by Hugh Fitzgerald
The disturbing story is here.
“Go outside,” French President Emmanuel Macron demanded in English in a melee with Israeli security men on Wednesday, demanding they leave a Jerusalem basilica that he visited before a Holocaust memorial conference.
Here’s what he shouted, in English, to the Israeli security men:
“I don’t like what you did in front of me. Go outside. I’m sorry but you know the rules.
“Nobody has to provoke, Nobody! We keep calm!
Emmanuel Macron was demanding that the Israeli security men who were standing at the entrance to the Church of St. Anne with only one purpose in mind – to make sure that he, President Macron, would be made as safe as possible in visiting the site– should leave, “go outside.” He didn’t think it right for Israeli police and Shin Bet to enter the church, which he considers to be the property of France, akin to an Embassy which, juridically, is a debatable proposition. Does he think that a Saudi-funded mosque in Paris would be off-limits to the French police?
The Israeli security people had a job to do: to ensure Macron’s safety. Isn’t it possible that they know how to do this, in Jerusalem, better than anyone else, including the security men who accompanied Macron from France? Is Macron an expert on Palestinian terrorism? Does he know how to look over people of Middle Eastern mien in the crowd at the church to detect if anything is amiss? Does he know what the Shin Bet people know about the particular risks of visiting the Church of St. Anne’s? Does it make sense to berate the Israeli security men for fulfilling their task, a difficult job in any circumstances, for which Macron, instead of becoming angry, should have been grateful?
The French tricolor has flown over the Church of St. Anne in Jerusalem’s walled Old City since it was gifted by the Ottomans to French Emperor Napoleon III in 1856.
France views it as a provocation when Israeli police enter the church’s sandstone complex.
Why is it a “provocation” when the Israeli police attempt to enter the church? How, and who, are they provoking in trying to assure security for Macron at the church? Are the Israeli police there to interrupt or shut down a service or otherwise make trouble for their distinguished visitor? Did they try to prevent his security detail from entering? Wasn’t it the other way round, with the French trying to keep out the Israelis? The Israelis were there for only one reason, which we must keep repeating: to safeguard a foreign dignitary who, because of his position, might be at risk of attack. Is that really beyond the intelligence of Macron, who has gone to all the right French schools – the Lycee Henri IV, followed by Sciences-Po, followed by the Ecole Nationale d’Administration — to understand? Would the French, who know perfectly well what Arab terrorists are capable of, prefer that the Israeli security services, both police and Shin Bet, not have visited the Church of St. Anne’s before Macron arrived to check it out? Would he really prefer — as his rude outburst suggests — not to have any Israelis in the church to provide an extra level of protection?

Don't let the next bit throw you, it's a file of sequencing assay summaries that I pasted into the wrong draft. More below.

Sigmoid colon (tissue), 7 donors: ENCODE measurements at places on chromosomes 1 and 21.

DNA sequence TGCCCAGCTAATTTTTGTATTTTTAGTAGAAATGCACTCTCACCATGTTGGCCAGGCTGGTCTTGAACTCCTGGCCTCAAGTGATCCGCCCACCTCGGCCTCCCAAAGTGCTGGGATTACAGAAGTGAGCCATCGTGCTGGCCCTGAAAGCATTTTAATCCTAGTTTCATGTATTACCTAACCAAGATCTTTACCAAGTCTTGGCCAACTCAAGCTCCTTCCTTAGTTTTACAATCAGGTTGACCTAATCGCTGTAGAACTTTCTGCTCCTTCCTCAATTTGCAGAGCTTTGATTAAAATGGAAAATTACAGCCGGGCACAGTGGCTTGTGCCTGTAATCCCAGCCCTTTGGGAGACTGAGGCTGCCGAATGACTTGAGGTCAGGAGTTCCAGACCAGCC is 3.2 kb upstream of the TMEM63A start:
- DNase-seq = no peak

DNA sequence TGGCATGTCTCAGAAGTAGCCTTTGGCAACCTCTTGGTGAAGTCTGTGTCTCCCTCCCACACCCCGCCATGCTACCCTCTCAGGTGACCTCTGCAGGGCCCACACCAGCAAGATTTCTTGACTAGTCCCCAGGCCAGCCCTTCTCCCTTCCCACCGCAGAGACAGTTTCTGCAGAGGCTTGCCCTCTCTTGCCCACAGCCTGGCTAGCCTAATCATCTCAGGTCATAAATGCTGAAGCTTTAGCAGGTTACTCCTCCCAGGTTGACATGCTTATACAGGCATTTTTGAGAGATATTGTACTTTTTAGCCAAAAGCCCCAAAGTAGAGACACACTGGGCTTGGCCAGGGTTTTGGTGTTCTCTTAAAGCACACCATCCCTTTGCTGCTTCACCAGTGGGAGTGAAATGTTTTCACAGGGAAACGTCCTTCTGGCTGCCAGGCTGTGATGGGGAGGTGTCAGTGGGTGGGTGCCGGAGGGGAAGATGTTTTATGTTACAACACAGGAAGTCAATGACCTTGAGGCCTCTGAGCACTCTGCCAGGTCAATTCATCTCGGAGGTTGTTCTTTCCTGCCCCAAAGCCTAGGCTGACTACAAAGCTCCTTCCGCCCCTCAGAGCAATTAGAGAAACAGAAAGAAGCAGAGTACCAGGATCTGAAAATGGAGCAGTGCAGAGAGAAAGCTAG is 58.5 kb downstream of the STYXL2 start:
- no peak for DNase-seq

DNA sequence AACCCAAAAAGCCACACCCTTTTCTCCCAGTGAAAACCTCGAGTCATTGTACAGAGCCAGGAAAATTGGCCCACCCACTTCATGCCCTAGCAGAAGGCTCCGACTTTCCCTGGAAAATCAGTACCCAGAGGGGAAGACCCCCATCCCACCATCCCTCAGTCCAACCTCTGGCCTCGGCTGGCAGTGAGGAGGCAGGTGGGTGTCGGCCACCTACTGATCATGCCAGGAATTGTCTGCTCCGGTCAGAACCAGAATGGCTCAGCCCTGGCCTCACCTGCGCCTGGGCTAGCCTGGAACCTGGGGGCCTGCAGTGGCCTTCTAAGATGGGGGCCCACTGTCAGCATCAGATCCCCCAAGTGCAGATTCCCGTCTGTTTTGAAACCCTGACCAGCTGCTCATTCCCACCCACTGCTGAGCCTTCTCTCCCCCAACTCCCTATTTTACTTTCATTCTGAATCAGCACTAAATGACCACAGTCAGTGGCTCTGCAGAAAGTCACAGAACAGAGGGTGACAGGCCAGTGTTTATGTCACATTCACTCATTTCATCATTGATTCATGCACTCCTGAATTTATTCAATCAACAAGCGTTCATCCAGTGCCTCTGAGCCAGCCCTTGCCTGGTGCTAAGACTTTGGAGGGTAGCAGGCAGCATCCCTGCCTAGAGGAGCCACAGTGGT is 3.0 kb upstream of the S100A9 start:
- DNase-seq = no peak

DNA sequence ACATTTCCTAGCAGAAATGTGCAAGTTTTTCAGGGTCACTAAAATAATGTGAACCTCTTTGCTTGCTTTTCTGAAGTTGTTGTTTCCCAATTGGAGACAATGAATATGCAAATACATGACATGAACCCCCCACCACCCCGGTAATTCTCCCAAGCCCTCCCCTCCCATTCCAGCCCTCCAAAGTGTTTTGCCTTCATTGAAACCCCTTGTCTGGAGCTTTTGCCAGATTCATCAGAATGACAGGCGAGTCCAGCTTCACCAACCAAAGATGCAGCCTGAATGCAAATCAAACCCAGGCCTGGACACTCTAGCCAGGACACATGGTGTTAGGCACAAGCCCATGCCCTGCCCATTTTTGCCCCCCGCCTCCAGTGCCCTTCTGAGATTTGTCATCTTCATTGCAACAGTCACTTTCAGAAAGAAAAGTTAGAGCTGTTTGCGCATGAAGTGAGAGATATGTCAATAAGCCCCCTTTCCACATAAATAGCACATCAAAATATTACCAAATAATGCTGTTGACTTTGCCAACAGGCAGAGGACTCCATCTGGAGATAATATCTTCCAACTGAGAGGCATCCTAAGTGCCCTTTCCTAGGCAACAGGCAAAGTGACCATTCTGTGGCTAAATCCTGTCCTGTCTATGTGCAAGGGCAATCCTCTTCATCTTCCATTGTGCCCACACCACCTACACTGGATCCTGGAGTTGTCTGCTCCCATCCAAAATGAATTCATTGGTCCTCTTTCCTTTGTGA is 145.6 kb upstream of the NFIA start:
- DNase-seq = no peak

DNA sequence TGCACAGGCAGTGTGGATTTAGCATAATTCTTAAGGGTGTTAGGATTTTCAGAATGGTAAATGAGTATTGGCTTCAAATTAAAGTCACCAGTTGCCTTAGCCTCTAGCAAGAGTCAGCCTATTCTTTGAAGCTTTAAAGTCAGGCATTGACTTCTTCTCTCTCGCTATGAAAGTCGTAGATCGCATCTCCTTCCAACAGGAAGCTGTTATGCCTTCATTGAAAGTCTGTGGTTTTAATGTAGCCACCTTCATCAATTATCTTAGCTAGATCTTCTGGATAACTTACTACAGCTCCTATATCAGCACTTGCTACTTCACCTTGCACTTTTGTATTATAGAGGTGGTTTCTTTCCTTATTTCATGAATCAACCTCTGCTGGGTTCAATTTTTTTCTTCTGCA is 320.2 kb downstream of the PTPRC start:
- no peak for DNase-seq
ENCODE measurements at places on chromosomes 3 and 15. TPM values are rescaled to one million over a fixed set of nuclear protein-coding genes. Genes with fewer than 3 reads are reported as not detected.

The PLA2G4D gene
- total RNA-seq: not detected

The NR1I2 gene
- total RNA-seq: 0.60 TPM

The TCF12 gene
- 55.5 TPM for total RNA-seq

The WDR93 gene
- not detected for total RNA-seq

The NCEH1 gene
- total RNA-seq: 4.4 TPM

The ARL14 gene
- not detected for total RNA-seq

Perhaps Macron needs to be reminded of what happened to him just three days before he arrived in Jerusalem. He and his wife had gone to see a play – “La Mouche” – at the Théâtre des Bouffes du Nord.
When 30 protesters outside tried, vainly, to enter the theatre, his security detail quickly surrounded him, treating others in the audience rather roughly. The security men weren’t about to stand on ceremony. Does Macron remember that? But he understood that it was part of their job; he did not berate those security men at the theatre, as he did, just a few days later, the Israelis who were, in much more difficult and potentially dangerous circumstances only attempting to ensure his safety?
While the Israelis behaved with professionalism and, indeed, admirable restraint under conditions made more difficult for them by the French security detail, and by the outburst from testy and petulant Emmanuel Macron himself, nothing at St. Anne’s Church compares to the behavior of Macron’s personal bodyguard and friend Alexandre Benalla, who in 2018 caused a scandal by lunging out and hitting two protesters, one a woman, who posed no danger whatsoever to Macron or anyone else. At the time, Macron found nothing wrong with his bodyguard’s behavior. Benalla’s brutality went unreported until the story appeared on social media. But as for those Israelis, they were truly indefensible in wanting to help protect Macron he was right to yell at them.